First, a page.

This was certainly the fastest recipe, ready in just a few minutes with chilling time of 30 minutes. I'd have trouble recommending this as a starter; that is how I served it and while it had a great taste - cumin is one of my most favourite spices - it was difficult to eat more than a few spoonfuls. I think Mr. Viestad's suggestion to serve as a side dish with a very hot main course is more appropriate.

Entrecote with Onion, Ginger and Tamarind

I have enjoyed Tamarind the few times I've had it, and this was Mary's first recipe choice. This was one of my favorites of what we tried, but I must tell you I did make some changes. The recipe serves two, yet calls for six onions. That seemed excessive so I cut it down to 3 which was still a lot, but more manageable. While I was making it, Scott was reading over my shoulder and was sad that the liquid in the onions was cooked away - he was hoping for a sauce. So I increased the amount of beer and did not simmer all the liquid away. I added the steaks back into the sauce to finish cooking, as well. The sauce was in my opinion the best part of the dish. Also, next time I make this (which will be soon) I will grill the steaks, and make the sauce separately. I don't like pan fried steak at all. It was the only drawback of the dish for me.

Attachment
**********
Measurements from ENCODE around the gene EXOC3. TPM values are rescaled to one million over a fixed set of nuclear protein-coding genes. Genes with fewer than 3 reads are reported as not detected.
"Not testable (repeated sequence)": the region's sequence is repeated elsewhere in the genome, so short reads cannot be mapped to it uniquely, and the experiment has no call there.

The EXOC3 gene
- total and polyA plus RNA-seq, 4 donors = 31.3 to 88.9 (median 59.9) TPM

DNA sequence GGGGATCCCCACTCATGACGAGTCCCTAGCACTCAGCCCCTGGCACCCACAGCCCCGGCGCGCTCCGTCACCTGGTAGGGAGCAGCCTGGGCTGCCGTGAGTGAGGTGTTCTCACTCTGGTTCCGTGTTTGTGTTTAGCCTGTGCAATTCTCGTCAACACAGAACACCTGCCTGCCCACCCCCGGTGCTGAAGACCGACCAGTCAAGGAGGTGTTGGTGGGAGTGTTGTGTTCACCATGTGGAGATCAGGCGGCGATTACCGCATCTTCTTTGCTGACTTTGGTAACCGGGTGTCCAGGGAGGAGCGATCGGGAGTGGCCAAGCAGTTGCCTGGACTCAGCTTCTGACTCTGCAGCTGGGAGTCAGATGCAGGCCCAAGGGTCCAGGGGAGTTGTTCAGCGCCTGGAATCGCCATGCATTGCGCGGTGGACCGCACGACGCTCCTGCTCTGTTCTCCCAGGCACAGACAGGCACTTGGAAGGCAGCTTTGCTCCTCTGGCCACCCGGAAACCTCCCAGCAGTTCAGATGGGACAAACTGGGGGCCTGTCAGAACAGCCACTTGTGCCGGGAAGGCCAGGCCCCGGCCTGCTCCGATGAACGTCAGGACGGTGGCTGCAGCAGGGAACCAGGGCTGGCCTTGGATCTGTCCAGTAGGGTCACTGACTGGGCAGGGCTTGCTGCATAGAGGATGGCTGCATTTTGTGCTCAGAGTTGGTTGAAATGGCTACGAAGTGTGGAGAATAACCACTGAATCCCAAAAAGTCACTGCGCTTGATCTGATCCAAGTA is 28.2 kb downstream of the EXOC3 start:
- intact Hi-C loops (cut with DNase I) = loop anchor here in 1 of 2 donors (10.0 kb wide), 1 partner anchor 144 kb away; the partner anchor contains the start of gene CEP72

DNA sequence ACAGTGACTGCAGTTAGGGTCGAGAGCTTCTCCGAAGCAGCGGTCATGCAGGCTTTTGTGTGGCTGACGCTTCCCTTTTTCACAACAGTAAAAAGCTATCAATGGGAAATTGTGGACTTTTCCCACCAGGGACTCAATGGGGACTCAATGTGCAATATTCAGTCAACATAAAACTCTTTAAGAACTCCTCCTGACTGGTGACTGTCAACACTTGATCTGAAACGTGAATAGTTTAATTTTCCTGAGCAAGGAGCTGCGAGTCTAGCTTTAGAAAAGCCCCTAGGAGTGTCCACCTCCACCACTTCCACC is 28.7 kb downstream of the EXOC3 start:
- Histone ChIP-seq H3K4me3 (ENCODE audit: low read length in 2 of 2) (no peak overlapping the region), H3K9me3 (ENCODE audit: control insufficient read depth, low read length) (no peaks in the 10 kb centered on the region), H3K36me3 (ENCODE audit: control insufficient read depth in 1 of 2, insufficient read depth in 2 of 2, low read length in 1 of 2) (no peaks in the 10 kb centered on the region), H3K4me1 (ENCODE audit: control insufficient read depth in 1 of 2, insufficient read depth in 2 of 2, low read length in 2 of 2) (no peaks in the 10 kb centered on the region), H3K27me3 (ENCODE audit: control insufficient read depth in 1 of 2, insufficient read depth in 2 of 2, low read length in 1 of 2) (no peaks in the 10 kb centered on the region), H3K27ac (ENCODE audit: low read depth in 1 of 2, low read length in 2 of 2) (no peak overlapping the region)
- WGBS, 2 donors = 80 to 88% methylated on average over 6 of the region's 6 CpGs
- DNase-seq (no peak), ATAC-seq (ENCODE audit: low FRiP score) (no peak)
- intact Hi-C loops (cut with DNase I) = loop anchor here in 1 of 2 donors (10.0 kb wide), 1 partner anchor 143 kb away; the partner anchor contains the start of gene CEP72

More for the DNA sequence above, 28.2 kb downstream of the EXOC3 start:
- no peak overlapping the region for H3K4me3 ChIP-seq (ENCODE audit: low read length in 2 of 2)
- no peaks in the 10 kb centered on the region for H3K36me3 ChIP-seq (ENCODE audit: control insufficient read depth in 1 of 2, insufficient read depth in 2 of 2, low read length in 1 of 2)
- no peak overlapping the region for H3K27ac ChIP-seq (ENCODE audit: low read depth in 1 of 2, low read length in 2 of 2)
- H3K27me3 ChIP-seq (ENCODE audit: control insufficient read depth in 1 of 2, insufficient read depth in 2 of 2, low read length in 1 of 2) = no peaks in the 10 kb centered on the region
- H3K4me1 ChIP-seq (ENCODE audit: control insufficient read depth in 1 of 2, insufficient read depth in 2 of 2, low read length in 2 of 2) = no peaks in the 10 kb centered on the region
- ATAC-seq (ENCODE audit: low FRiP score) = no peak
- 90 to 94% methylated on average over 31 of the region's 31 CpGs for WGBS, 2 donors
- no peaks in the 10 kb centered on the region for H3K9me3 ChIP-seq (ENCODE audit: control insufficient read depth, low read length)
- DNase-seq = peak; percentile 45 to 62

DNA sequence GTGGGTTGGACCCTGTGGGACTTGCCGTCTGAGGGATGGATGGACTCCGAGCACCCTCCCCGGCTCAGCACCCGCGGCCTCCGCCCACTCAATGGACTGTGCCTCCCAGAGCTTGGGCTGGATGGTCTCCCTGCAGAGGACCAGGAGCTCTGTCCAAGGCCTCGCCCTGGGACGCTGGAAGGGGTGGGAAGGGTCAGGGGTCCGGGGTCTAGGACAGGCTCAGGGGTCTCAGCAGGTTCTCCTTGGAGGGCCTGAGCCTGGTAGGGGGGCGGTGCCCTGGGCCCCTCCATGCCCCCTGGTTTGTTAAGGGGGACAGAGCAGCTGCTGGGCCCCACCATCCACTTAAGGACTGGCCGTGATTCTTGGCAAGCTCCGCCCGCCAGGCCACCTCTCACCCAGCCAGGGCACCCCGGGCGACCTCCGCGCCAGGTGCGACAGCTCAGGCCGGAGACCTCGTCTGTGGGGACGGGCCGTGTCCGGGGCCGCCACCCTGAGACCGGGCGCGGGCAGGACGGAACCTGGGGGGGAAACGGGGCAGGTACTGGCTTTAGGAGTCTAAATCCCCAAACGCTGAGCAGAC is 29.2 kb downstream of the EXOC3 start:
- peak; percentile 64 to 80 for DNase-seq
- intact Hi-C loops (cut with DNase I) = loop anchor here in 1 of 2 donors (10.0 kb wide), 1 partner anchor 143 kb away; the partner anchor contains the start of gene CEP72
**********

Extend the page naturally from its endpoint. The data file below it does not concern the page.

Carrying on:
Fish in Coconut Curry

I didn't have luck gathering the ingredients for the Grilled Green Fish, so I chose our alternate. This was very, very good. Cardamom, Cumin and Cinnamon are dry roasted, and then simmered with tomato, onions, lime juice, and coconut milk. The sauce is fantastic and would be great with chicken or veggies too. I cooked this for Scott and my parents and everyone enjoyed it.

Stuffed Onions with Ginger and Lamb

This recipe for me was the highlight of the Round Table review, because this was the one that we all talked about and shared tips on the most. This one was frustrating to all of us - the proportions of ingredients were off. Since all of us had the exact same problems, it wasn't us. There are two problems - #1 - Too much onion. I think (and am backed up by the other reviewers) that you need half or less of the onion "guts" (thanks Mike) for the filing. #2 - Wayyyyyy too much meat. I cut the recipe in half, and used about 3/4 of a pound of meat instead of 1 full pound. It was still too much meat, by half. Were my onions too small? But then if my onions were bigger, I'd have more onion guts, which would make more filling.....very perplexing. The filling was fantastic, with both fresh and powdered ginger, and cumin, which as I said, is one of my favorites. I think I'll be making meatballs out of the leftover filling, and they will be wonderful. PS - I used ground turkey instead of lamb.